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Dec 29, 2009

Powers of Attorney Critical for Young Adults


Category: Estate

The law makes 18 the age of majority, so parents of adult children, even though they may still be in college or partly dependent upon us, have no legal standing to carry out or assist them with their legal or business affairs.  Nor do the parents have clear legal authority regarding matters of health care, or access to medical records needed to assist them. 

If you have a child or children over 18 years of age but perhaps not yet fully settled and established in adult life, it could be critical for you to have a power of attorney from the child if he or she wants and needs your help to carry out financial transactions, say, like registering a car, or gaining access to bank accounts or investments.  Even more crucial, you will need a power of attorney for health care purposes (separate from the financial document if your child has a health need or emergency.  Without a proper legal authorization you might not even be able to get any information due to HIPPA and other confidentiality rules.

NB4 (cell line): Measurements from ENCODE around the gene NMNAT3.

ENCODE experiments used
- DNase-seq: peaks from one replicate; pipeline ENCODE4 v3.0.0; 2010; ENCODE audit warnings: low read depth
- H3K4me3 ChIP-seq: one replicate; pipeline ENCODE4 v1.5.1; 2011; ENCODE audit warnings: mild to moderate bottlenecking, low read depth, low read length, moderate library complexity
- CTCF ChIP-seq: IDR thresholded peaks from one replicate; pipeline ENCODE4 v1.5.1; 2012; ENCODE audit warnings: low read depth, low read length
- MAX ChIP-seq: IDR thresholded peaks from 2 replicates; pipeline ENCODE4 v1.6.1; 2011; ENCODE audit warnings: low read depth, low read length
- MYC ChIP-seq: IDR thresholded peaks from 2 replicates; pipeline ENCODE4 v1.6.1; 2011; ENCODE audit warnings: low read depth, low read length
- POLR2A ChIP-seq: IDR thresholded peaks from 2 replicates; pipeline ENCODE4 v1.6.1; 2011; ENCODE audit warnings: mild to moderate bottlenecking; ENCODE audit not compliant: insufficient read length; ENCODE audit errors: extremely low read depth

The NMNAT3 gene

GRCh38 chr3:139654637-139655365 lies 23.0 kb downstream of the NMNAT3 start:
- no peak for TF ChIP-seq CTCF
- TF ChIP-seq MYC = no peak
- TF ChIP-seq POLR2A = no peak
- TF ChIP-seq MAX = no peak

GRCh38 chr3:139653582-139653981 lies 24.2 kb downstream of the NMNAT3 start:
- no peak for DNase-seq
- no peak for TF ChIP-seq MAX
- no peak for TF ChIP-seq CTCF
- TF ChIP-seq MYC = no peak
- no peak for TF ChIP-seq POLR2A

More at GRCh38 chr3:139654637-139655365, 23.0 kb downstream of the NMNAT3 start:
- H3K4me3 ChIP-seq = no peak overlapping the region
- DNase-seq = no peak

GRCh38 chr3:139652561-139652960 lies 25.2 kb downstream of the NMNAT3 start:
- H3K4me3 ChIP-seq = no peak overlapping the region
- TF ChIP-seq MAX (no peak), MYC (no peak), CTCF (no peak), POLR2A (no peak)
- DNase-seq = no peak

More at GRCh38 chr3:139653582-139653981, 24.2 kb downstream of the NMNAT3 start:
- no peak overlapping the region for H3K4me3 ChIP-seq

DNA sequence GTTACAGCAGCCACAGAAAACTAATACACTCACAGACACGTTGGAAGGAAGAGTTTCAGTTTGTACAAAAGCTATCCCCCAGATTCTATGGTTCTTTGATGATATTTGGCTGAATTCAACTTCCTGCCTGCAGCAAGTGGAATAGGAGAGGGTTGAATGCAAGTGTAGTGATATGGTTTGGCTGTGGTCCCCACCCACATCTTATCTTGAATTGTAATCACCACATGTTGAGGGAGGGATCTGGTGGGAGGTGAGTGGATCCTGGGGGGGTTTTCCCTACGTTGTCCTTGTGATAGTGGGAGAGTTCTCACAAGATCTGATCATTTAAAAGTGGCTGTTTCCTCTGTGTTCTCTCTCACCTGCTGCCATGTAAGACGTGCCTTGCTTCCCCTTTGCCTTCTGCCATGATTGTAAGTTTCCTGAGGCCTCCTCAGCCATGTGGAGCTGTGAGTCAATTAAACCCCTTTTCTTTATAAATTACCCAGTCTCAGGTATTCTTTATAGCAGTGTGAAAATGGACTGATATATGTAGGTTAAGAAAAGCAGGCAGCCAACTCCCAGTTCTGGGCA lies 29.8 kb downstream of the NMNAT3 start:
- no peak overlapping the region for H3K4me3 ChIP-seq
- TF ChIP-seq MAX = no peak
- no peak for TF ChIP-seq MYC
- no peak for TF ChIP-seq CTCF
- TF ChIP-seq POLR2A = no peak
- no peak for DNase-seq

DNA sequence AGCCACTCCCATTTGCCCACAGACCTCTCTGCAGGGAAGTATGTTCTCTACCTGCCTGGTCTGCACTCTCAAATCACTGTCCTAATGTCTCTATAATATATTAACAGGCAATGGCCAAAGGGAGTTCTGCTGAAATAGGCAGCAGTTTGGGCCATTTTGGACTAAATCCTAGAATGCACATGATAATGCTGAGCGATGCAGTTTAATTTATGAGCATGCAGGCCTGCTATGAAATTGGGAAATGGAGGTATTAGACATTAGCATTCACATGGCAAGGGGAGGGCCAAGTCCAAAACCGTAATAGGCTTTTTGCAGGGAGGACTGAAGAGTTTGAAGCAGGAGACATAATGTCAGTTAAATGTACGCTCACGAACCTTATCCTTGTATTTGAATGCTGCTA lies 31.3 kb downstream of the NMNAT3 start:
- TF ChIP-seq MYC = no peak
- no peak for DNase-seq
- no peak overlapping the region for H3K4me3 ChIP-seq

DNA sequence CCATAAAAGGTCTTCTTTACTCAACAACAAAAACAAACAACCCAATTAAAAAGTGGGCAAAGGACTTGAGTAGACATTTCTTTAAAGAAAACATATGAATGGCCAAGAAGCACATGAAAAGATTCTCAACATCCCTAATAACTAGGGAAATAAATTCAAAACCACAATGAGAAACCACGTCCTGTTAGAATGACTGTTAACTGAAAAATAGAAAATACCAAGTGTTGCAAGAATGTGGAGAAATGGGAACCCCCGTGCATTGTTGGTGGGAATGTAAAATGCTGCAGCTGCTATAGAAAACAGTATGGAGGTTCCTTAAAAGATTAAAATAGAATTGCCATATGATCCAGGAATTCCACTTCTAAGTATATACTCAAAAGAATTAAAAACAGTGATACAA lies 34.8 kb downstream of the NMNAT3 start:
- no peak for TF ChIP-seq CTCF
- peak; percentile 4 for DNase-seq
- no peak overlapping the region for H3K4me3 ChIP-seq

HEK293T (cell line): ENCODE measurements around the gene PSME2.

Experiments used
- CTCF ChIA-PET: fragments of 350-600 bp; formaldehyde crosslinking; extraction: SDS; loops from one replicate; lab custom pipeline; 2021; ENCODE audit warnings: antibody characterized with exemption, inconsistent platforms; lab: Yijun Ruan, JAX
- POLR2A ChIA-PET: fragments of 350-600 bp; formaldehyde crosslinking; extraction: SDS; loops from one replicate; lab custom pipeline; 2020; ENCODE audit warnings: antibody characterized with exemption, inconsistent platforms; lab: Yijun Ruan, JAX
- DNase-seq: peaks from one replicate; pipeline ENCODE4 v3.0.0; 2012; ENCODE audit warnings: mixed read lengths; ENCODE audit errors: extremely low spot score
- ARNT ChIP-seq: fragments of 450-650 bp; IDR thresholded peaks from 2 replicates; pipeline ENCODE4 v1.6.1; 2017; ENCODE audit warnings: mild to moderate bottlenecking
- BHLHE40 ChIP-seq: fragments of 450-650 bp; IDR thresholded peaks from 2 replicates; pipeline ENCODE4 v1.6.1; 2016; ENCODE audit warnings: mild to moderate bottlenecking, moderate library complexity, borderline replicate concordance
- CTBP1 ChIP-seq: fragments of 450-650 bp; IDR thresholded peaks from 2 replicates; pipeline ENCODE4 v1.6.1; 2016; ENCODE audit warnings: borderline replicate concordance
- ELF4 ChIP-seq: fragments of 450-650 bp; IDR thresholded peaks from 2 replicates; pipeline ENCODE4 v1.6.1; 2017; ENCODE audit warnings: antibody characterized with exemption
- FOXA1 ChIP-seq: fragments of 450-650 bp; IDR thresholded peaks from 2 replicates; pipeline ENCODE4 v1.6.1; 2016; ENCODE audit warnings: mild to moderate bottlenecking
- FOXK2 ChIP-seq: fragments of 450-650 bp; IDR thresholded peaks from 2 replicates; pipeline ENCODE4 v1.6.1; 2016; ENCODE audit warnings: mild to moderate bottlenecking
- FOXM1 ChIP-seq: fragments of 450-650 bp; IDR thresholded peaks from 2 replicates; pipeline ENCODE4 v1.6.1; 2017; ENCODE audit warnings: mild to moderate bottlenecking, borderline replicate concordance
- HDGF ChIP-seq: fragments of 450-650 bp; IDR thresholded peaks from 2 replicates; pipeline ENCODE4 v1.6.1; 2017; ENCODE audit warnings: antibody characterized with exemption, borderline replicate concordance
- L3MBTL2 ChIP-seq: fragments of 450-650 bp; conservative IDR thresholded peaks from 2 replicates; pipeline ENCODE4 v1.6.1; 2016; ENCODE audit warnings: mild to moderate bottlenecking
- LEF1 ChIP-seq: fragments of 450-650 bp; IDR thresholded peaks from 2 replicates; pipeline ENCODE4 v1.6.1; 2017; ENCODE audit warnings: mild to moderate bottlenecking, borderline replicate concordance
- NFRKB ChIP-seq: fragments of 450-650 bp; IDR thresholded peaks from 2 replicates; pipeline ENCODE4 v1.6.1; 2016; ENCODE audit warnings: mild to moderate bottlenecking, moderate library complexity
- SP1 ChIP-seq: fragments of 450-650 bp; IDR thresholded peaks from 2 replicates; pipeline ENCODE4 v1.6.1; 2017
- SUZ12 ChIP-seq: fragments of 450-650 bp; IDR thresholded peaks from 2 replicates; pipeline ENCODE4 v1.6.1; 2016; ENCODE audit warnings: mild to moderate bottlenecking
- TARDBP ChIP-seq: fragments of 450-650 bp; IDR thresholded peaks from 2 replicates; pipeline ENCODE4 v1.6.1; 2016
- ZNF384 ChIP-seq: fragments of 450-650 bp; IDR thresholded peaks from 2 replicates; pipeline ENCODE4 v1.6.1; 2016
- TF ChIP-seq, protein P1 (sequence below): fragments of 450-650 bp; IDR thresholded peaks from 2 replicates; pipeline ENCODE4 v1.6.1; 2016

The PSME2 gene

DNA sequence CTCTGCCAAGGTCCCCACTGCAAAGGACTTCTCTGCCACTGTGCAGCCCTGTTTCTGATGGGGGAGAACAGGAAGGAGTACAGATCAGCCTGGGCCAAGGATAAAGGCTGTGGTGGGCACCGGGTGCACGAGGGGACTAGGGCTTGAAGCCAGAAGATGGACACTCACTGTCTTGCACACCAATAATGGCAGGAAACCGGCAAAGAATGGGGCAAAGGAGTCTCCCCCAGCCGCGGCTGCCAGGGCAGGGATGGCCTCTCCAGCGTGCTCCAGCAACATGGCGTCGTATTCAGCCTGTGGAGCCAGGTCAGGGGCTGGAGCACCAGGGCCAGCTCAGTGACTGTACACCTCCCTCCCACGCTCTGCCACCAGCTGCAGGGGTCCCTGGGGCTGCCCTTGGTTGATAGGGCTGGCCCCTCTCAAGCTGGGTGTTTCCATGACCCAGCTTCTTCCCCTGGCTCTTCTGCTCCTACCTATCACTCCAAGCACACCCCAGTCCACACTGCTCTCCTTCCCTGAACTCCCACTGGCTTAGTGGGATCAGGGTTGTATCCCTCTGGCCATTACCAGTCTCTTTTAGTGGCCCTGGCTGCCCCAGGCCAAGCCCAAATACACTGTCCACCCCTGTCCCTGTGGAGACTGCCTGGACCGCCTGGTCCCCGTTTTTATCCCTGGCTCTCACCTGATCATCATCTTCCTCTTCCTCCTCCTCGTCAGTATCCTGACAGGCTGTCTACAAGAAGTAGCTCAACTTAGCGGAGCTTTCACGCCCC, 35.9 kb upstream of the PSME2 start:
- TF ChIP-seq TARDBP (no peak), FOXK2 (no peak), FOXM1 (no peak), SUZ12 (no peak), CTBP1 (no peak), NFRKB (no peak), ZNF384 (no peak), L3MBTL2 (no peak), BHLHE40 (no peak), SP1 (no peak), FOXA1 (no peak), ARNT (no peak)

These concerns are especially great if the child is far from home attending school or working. 

We can help with the speedy preparation of the necessary documents.  You may have a young adult home for the holidays who needs this work done, and if so, please contact Darcie P.L. BeaudinJill Checkoway or Bryan Dench or the attorney here at Skelton Taintor & Abbott you would regularly call.